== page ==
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Democracy Latest Reports Raisa Habersham

Fulton County to spend $6.3M to ensure efficient election

Fulton County has restricted single-use plastics in building and facilities it owns and leases. (Photo by Kelly Jordan)

By Raisa Habersham

After a  challenging primary and lessons learned, Fulton County is taking measures to make sure mistakes aren’t repeated.

With long lines,  shuttered  polling places, absentee ballot issues and a global pandemic to contend with, the June primaries were an example of everything that could go wrong while voting in Fulton County.

However, the county’s Elections Director Richard Barron is hoping for a different outcome on Nov. 3 as measures to reduce long lines and encourage voters to cast their ballots early go into effect.

Fulton County has restricted single-use plastics in building and facilities it owns and leases. (Photo by Kelly Jordan)

Speaking with reporters during a press conference last week, Barron detailed Fulton County’s plan for a more efficient voting process, which includes increasing the number of precincts and poll workers, adding mobile voting buses and offering a voting app ahead of the Nov. 3 election. The increased measures are funded by a $6.3 million grant from the Center for Tech and Civic Life.

“One of the silver linings from June is we have been able to count on community partners to step forward and say ‘we want to be involved in this election,’” Barron said. “And that has enabled us to get a lot more facilities involved to be polling places for this election.”

This time around, the county has increased  its number of polling places to 255 precincts, including State Farm Arena which will have about 300 polling stations and 60 check-in areas. The Georgia International Convention Center in College Park and the Dorothy C. Benson Senior Multipurpose Complex in Sandy Springs were also added as precincts and will hold 50 polling stations each.

As the number of precincts increased, the county is also adding more poll workers to staff the Nov. 3 election. More than 6,000 people applied to be poll workers, but Barron said the county only needs to train and assign about 2,900 poll workers. That number is an increase from the 2,100 who worked the polls in 2016.

Barron is confident that the additional workers combined with efforts to have residents vote by mail will be sufficient to mitigate the delays seen during the June primary. But even as the county works to improve its Election Day plans, officials will still have to worry about the spread of COVID-19.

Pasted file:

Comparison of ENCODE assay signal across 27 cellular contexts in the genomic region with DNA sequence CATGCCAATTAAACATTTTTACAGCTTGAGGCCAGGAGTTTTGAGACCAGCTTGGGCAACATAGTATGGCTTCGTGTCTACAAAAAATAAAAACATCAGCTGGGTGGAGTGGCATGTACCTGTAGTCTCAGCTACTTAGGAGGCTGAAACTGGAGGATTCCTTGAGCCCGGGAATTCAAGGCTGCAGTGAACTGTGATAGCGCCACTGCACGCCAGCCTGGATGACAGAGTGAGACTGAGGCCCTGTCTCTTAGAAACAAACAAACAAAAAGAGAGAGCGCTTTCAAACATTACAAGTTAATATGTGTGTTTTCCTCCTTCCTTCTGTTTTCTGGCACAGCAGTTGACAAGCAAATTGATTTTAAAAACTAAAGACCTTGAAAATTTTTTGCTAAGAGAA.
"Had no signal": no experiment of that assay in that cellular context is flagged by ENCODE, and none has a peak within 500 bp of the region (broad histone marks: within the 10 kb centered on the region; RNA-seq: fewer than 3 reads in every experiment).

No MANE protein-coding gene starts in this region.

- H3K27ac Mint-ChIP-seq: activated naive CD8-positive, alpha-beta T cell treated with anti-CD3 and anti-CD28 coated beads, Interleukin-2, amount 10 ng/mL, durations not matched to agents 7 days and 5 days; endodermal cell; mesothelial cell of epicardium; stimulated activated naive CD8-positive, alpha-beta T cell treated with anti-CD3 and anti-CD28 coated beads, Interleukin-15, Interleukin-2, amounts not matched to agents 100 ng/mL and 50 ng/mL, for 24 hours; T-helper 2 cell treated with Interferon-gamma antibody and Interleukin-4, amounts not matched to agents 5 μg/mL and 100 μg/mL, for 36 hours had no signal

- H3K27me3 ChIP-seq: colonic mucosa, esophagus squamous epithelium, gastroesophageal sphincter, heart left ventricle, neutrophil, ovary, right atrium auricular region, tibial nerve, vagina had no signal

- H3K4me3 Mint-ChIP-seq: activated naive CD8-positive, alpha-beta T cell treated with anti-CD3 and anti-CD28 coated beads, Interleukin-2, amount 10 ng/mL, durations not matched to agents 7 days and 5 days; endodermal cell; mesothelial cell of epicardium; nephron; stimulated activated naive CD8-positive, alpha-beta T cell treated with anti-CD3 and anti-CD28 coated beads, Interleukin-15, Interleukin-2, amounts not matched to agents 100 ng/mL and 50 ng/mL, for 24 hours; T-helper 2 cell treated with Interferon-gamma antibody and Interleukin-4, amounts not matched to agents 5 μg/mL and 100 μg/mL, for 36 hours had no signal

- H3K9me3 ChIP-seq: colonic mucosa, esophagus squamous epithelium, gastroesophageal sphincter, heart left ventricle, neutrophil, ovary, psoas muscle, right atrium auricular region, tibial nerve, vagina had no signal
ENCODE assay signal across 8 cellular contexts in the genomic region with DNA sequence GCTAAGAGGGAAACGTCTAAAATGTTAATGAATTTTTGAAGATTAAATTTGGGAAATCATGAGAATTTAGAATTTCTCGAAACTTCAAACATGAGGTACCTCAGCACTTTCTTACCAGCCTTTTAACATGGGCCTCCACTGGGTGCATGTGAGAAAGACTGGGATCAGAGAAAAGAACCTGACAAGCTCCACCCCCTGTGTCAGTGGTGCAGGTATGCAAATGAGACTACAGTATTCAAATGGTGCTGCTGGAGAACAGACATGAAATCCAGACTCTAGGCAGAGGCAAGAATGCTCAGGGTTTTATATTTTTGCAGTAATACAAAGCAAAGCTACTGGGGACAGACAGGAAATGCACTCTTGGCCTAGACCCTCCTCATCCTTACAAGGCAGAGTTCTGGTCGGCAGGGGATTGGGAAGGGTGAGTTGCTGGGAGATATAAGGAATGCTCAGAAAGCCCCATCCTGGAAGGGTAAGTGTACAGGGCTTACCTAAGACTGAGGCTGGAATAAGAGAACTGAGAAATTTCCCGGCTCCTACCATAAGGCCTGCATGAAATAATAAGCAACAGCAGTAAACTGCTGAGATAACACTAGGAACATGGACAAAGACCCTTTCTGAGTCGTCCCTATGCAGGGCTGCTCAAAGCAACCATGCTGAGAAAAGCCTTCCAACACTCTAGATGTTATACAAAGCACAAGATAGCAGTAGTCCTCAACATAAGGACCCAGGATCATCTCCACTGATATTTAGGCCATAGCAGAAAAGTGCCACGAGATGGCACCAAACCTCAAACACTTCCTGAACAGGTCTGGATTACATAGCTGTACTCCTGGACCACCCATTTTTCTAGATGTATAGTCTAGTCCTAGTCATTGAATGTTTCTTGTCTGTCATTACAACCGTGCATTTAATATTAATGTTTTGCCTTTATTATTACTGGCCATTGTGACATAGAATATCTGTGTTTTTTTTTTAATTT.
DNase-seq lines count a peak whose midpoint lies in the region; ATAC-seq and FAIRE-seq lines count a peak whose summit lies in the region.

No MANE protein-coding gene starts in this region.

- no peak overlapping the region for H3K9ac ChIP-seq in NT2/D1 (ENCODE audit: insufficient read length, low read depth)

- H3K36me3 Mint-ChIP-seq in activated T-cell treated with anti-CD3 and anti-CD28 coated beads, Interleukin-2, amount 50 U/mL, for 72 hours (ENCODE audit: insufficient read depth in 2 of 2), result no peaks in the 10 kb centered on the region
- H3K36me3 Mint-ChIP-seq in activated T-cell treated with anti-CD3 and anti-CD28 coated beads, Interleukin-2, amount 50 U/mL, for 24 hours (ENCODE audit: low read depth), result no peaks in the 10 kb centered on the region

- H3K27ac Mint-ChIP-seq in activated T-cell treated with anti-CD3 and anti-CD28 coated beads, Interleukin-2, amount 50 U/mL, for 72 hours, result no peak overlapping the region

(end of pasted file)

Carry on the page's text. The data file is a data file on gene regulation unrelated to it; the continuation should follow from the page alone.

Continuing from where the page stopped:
Fulton County Election Director Richard Barron during an online press conference (Screenshot by Maggie Lee)

“The message we’re getting is that we can do social distancing in line, but once we’re in an enclosed area, we need to get them through quickly,” Barron told SaportaReport . “It’s tricky. Right now, a short line trumps a concern for COVID. And that message is not just the state telling us that, everyone wants shorter lines.”

The county can’t require voters to wear masks, but Barron said poll workers will be wearing them. “At least where I go, I don’t see anyone without a mask, but I don’t know if that’s true in all parts of the county,” he said.

That uncertainty is also part of the reason Barron’s urging residents to vote early or by absentee ballot. Of Fulton’s 750,000 registered voters, Barron is hoping 80 percent of them submit absentee ballots or early vote. By Friday afternoon, the county received 157,000 absentee ballot requests. He expects that number  will hit 300,000 for the Nov. 3 election.

In addition to pushing mail-in voting, the county has added safeguards to make the voting process easier. All precincts will have a special station where residents can cancel their absentee ballot applications should they not receive them before Election Day. Barron could not provide a specific number on how many people will work the station, but he said the process to cancel your ballot application will be quicker than previous years.

The county will also provide two mobile voting buses with nine voting stations on them. The buses will be sent to each of Fulton’s six commission districts for six days each. “On the last day, we will use them to help with overflow at two of the busiest locations other than the mega sites,” Barron said.

Voters will also have access to a voting app that will allow them to check the wait times for their voting precinct. It will also connect to the Secretary of State’s My Voter Page. The app will be released closer to the Nov. 3 election. More information about the app will be available on Fulton County’s website at a later date.


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